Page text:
Through the use of AI, the board could have access to independently assessed and analysed data.
Various facets of artificial intelligence (AI) application have been discussed for a decade. Recently, a biotech VC fund used AI to make investment decisions. The AI assessed 50 parameters, which were critical for assessing risk factors in the biotech industry. In light of this, let us examine why, how, and to what extent AI could enter the boardroom. The question is not "if" but "when".
The board plays an important role: Asking crucial questions to the management, providing guidance, and taking decisions. Considering fiduciary duties of directors and legal regime putting more onuses on directors, directors constantly need access to intelligent inputs. Inputs on the internal, external, and competitive environment -- market, productivity, employee trends, etc, that too at the speed of thought.
Considering recent unveiling of frauds and corporate governance issues, identifying red-flags based on analysis of facts, such as related party transactions, use of funds, pace of growth, license approval history, contracts with restricted countries or agencies, is equally important.
Usually, executive management carries out background work and presents facts and figures to the board. Through the use of AI, the board could have access to independently assessed and analysed data. It may also enable directors to provide independent value-addition to board discussions. Especially, for independent directors, AI could be an effective tool, as they may have limited industry and technical knowledge.
Various issues arise for consideration, in this regard.
If the board were to rely upon AI, in my view, it cannot be one-size-fits-all. Each industry, sub-industry or each company may develop customised AI that, too, based on objectives sought to be achieved.
It's a known fact that AI output will be as good or as bad as the data and algorithms on which it is based. If AI is trained on wrong or inaccurate or inappropriate data, the output could be off the mark. Also, with a fast-changing world, some recent developments that have a significant impact on the decision may completely get missed as part of the analysis. The question, therefore, will be who decides the choice of data and algorithms.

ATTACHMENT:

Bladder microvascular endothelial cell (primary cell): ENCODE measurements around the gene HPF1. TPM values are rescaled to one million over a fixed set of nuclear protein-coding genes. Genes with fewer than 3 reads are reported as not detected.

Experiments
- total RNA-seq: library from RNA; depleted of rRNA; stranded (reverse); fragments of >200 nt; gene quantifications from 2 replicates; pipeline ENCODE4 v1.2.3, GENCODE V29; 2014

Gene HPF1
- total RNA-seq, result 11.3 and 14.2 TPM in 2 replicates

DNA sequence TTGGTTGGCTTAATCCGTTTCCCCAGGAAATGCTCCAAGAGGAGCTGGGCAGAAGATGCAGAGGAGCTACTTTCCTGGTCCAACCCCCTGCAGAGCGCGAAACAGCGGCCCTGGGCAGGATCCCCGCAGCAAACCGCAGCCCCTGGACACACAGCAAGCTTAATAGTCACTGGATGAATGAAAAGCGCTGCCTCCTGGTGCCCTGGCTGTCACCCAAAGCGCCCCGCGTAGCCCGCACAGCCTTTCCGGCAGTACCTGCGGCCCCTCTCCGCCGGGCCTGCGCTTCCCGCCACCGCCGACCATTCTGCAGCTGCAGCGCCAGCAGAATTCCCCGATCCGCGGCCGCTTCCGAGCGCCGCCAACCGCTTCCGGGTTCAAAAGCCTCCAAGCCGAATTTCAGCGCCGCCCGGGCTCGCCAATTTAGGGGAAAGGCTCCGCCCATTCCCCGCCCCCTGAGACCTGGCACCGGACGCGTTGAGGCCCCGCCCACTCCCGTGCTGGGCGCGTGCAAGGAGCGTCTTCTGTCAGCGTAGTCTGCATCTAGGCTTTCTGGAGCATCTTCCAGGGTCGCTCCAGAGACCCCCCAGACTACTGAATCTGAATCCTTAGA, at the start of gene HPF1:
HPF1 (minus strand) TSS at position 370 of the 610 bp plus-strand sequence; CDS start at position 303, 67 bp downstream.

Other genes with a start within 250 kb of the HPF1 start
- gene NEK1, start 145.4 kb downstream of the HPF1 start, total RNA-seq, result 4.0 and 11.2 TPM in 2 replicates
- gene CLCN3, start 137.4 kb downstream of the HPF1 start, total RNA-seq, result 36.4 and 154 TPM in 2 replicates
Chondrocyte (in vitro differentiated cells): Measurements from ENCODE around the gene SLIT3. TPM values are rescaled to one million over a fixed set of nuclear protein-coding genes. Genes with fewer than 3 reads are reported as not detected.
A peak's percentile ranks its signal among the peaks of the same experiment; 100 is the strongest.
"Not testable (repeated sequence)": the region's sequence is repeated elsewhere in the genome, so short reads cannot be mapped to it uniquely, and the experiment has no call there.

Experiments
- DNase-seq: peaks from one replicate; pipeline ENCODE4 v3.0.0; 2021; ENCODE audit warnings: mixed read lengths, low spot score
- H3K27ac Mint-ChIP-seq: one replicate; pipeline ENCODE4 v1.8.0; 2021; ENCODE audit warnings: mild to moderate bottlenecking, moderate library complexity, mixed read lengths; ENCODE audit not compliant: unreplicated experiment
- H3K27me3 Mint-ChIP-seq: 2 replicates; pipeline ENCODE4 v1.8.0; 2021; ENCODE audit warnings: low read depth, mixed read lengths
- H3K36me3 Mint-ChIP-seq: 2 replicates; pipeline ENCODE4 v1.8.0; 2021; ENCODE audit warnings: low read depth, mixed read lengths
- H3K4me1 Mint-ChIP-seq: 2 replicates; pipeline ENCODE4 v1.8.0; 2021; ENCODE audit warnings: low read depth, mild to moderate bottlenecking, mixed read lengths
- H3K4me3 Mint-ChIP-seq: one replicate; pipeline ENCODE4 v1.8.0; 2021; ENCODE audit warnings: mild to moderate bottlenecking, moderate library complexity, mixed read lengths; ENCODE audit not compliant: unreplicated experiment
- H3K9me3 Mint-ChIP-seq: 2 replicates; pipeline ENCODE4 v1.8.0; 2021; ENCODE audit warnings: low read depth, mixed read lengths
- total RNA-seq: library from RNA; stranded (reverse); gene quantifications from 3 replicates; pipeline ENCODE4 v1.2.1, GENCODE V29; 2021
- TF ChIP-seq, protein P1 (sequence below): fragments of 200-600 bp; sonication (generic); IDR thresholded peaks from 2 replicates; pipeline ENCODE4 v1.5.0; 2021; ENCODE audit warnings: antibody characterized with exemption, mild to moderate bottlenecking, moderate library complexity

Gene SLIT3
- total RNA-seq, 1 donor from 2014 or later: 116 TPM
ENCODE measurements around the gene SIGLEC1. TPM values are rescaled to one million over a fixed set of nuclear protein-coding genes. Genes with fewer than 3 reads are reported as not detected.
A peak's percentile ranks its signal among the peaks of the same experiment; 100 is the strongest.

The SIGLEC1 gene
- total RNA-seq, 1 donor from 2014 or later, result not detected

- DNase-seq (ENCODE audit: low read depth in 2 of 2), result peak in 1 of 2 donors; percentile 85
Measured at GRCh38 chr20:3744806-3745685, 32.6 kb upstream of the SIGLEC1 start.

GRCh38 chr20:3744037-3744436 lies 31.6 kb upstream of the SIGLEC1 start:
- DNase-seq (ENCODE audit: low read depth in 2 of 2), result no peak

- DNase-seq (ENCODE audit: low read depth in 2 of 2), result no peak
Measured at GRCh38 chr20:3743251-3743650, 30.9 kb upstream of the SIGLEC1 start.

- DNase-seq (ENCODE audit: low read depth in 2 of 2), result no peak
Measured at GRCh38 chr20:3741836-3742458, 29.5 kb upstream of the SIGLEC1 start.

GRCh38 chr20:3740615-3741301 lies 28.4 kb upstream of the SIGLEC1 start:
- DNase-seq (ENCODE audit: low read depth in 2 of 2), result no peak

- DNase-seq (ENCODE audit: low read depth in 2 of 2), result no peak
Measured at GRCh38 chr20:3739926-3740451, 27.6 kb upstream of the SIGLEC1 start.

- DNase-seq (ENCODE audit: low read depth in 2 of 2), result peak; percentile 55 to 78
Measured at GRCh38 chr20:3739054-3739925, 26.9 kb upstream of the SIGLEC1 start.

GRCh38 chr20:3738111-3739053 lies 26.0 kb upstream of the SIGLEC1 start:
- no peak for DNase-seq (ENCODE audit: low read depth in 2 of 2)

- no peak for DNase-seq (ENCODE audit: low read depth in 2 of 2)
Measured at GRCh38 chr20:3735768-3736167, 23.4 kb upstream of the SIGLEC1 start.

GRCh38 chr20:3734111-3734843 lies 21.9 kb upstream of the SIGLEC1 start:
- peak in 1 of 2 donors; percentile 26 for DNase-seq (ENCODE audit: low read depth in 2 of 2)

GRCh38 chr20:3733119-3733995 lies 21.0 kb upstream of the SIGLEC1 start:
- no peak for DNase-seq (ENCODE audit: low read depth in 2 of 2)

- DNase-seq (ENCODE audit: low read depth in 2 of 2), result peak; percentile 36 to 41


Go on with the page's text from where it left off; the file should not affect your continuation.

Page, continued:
The next issue will be transparency about the data relied upon and algorithms applied. There already is a demand for bringing in transparency, especially in the context of bias.
Should the board rely upon AI output for its decision making, can that provide safe harbour to directors from liability? Or to claim safe harbour what additional due diligence would be expected from directors?
Witnessing how various regulators are requiring disclosures about AI and machine learning (ML) deployed by relevant industry, one wonders whether boards will have to make disclosures about their reliance on AI for their decision making.
Overall, it will be interesting to see how the liability and accountability landscape develops.
I want to touch upon one other aspect. Much has been discussed about possible jobs losses because of AI, ethical use of AI, intrusion on privacy because of AI, etc. Boards will have to take a decision on how businesses use AI for their day-to-day operations in an ethical manner.
I know, I have raised more questions that provided answers! At this stage, our endeavour should be -- do crystal ball gazing, and be prepared for the future that is not so distant.
I do not believe that we would want to have a world where individuals completely delegate their thinking abilities to machines. Human evolution may, in fact, stagnate if that were to happen. Hence, I feel there will evolve a world of co-existence where AI is used as a tool and there still will be room for "gut feel".
Professor Muhammad Yunus once observed: Whether and what extent we want to use AI is still our decision.
This article was originally published in the 29th December 2019 edition of Business Standard
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